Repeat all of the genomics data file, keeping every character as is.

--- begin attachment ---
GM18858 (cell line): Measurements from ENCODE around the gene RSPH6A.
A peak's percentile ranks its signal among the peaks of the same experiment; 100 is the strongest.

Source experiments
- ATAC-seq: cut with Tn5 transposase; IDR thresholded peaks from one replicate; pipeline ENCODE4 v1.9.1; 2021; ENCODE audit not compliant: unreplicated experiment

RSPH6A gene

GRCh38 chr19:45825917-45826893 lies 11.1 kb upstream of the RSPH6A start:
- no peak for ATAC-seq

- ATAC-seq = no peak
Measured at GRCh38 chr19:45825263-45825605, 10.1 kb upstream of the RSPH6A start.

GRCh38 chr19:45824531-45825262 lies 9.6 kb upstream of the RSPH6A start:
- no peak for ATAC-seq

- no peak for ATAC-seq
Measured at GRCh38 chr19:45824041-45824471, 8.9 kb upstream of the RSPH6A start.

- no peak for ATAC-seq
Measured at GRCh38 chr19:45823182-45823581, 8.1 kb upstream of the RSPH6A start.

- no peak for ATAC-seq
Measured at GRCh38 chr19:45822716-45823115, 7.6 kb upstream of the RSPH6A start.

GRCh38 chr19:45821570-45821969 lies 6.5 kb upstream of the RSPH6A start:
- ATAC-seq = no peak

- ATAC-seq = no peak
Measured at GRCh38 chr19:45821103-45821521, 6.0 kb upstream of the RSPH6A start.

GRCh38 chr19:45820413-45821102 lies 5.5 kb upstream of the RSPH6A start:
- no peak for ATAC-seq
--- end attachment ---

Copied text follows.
GM18858 (cell line): Measurements from ENCODE around the gene RSPH6A.
A peak's percentile ranks its signal among the peaks of the same experiment; 100 is the strongest.

Source experiments
- ATAC-seq: cut with Tn5 transposase; IDR thresholded peaks from one replicate; pipeline ENCODE4 v1.9.1; 2021; ENCODE audit not compliant: unreplicated experiment

RSPH6A gene

GRCh38 chr19:45825917-45826893 lies 11.1 kb upstream of the RSPH6A start:
- no peak for ATAC-seq

- ATAC-seq = no peak
Measured at GRCh38 chr19:45825263-45825605, 10.1 kb upstream of the RSPH6A start.

GRCh38 chr19:45824531-45825262 lies 9.6 kb upstream of the RSPH6A start:
- no peak for ATAC-seq

- no peak for ATAC-seq
Measured at GRCh38 chr19:45824041-45824471, 8.9 kb upstream of the RSPH6A start.

- no peak for ATAC-seq
Measured at GRCh38 chr19:45823182-45823581, 8.1 kb upstream of the RSPH6A start.

- no peak for ATAC-seq
Measured at GRCh38 chr19:45822716-45823115, 7.6 kb upstream of the RSPH6A start.

GRCh38 chr19:45821570-45821969 lies 6.5 kb upstream of the RSPH6A start:
- ATAC-seq = no peak

- ATAC-seq = no peak
Measured at GRCh38 chr19:45821103-45821521, 6.0 kb upstream of the RSPH6A start.

GRCh38 chr19:45820413-45821102 lies 5.5 kb upstream of the RSPH6A start:
- no peak for ATAC-seq